As the birthplace of many of the fundamental rights and freedoms which citizens around the world today enjoy but generally take for granted, France occupies a special place in world history, especially with regard to the evolution of Western civilization and the spread of democracy as the preferred system of government worldwide.
The French Revolution of 1789, in which the oppressed masses rose up, overthrew the monarchy and instituted popular rule under the rallying cry of “Liberty, Equality and Fraternity”, ushered in a new political era based
on key concepts such as “the citizen”, “the nation” and “the general will” of the people.
These concepts, which were given expression in the Declaration of the Rights of Man and the Citizen passed by the National Assembly following the Revolution, are the products of an intellectually vibrant period in European history known as the Enlightenment. The contributions of great philosophers like Voltaire and Rousseau shaped this era.
This background is crucial to understanding why militant Islam, specifically the ISIS brand, seems to have singled out France as a major target in its increasingly deadly war against Western civilization. It is because France has great symbolic significance. It embodies core Western values and ideals to which radical Islam is fundamentally opposed.
Last Friday evening, France was attacked for the third time in less than a year by militants representing ISIS. Following the previous attacks on Charlie Hebdo, a satirical magazine, and a supermarket, they struck again in the heart of the capital, Paris, on a much larger scale. It occurred as people were winding down for the weekend and taking part in leisure activities, including attending a rock concert and a soccer match where the militants struck.
When it was all over, 129 innocent persons lay dead and hundreds were seriously injured. ISIS said the attacks were in retaliation for Western air strikes on targets in parts of Syria and Iraq which its fighters have seized and its leadership has declared a “caliphate”. The cold-blooded attack on Paris came a day after a U.S. drone attack reportedly killed “Jihadi John”, the ISIS executioner linked to the beheading of Western hostages, and just over a week after the group claimed responsibility for downing a Russian civilian aircraft in Egypt.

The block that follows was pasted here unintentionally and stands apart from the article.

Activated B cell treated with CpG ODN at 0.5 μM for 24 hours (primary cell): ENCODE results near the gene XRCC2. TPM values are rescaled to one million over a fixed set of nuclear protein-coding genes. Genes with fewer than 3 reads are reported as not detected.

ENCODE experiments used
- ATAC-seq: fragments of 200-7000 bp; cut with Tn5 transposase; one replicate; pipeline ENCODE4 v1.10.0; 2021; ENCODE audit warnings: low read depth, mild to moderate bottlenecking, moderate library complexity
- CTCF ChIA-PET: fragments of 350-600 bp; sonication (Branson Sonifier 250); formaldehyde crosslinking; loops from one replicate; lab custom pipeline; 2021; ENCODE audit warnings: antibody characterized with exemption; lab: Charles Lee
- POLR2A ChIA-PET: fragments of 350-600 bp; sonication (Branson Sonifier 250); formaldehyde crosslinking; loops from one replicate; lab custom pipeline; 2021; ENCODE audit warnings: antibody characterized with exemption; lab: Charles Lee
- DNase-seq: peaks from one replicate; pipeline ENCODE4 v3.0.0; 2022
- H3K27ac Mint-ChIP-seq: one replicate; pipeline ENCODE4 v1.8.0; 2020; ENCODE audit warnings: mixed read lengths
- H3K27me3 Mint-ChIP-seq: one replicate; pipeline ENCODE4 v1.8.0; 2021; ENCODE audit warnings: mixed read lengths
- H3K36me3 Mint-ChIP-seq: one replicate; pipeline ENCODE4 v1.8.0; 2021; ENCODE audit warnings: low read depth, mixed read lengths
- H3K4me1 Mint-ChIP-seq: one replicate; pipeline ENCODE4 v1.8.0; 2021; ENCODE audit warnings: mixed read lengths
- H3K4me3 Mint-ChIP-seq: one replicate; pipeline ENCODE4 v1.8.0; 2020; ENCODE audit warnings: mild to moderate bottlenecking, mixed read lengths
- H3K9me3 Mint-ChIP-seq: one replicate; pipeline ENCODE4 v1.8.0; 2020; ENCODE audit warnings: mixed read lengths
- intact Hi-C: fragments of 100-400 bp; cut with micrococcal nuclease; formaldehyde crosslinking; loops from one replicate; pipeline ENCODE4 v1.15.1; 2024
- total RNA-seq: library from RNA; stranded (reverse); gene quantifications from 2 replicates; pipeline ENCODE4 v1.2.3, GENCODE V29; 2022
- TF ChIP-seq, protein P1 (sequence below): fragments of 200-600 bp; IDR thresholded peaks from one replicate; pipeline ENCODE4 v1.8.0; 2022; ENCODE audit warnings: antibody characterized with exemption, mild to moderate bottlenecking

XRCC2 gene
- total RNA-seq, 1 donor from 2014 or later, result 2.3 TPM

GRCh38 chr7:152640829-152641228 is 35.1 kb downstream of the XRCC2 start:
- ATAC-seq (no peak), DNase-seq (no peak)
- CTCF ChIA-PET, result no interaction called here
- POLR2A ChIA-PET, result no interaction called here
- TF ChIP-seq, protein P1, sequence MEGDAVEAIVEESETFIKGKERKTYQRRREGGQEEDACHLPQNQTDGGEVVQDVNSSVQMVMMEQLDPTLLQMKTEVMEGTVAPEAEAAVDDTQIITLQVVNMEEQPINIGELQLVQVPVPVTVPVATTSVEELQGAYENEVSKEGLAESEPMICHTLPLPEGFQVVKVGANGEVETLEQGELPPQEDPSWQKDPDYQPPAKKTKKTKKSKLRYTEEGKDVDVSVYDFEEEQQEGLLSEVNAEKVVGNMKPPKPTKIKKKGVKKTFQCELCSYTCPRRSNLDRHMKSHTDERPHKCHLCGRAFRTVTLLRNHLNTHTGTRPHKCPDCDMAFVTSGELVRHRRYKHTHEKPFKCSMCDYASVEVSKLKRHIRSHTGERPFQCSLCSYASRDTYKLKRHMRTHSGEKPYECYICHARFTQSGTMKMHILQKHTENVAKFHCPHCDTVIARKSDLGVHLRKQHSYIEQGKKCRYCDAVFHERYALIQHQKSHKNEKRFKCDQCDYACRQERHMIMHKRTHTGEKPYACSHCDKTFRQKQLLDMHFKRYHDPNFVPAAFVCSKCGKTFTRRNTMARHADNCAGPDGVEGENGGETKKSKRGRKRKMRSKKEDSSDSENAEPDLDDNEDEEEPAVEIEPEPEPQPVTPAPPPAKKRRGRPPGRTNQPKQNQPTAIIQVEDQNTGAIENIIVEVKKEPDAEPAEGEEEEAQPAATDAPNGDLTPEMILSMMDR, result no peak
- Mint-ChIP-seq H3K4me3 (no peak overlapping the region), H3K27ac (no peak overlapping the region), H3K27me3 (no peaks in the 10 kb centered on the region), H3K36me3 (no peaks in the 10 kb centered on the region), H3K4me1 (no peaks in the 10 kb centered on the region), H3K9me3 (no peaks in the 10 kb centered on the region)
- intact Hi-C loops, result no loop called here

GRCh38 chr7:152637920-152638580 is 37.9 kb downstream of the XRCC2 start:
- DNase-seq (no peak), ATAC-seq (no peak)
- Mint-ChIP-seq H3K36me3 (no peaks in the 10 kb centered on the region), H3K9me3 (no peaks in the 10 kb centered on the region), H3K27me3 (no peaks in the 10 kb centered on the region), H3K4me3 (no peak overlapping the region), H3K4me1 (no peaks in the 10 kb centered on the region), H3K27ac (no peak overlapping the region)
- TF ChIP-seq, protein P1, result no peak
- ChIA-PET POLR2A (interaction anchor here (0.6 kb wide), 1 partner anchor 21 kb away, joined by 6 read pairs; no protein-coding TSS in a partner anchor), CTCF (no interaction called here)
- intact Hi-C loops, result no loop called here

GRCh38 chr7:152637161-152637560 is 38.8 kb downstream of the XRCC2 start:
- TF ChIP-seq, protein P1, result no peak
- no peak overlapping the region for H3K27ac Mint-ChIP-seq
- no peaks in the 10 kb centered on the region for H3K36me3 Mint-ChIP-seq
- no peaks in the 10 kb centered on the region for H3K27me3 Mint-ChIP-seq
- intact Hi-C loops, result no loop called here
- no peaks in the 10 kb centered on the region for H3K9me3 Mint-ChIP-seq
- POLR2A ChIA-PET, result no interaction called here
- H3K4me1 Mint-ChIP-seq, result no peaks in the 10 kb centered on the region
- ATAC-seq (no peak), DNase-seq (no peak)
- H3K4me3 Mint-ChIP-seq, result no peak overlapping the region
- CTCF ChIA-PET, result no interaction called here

Bruised but not buckled, France is robustly fighting back. Mobilizing his people after declaring a state of emergency, President Francois Hollande said the attack was tantamount to a “declaration of war” and that France would be “merciless” in its response. “There will be no respite and no truce,” said Hollande, vowing to wipe out ISIS.
The courage, resilience and determination of the French people in the face of adversity are legendary. The fighting spirit, which the world is currently witnessing, is reflected in the rallying words of the Marseillaise, the French National Anthem, which Frenchmen and women have been singing with a patriotic fervour since last Friday evening’s attacks .
The first two verses go: “Arise children of the fatherland; The day of glory has arrived; Against us tyranny’s bloody standard is raised; Listen to the sound in the fields; The howling of these fearsome soldiers; They are coming into our midst; To cut the throats of your sons and consorts. To arms, citizens! Form your battalions! March, march! Let impure blood; Water our furrows.”
In the context of our time, ISIS has taken brutality to a new barbaric extreme which aims to conquer by instilling terror through violence on a shocking scale. Revulsion to the carnage in Paris seems to be galvanizing the international community into decisive action. President Hollande is seeking to build a global coalition to go after and crush ISIS. It will not be an easy task, however. The “enemy” who is not as easily identifiable as in conventional warfare, not only lies outside the gates but also within. Many radicalized Muslims are French citizens.
We wonder what is the position of the Caribbean Community (CARICOM) on the ISIS issue. Even though the coordination of foreign policy was one of the original reasons for establishing CARICOM, the region has been remarkably silent.
CARICOM, however, has been roped in through ISIS’ recruitment of Trinidad and Tobago nationals as fighters.
In fact, earlier today in Trinidad and Tobago, a security official said ISIS is a real threat to the region. How prepared are our governments for this challenge? While we may wish to continue considering the Caribbean as a zone of peace, the fact of the matter is that we cannot afford to turn a blind eye to this issue. It is right on our doorsteps.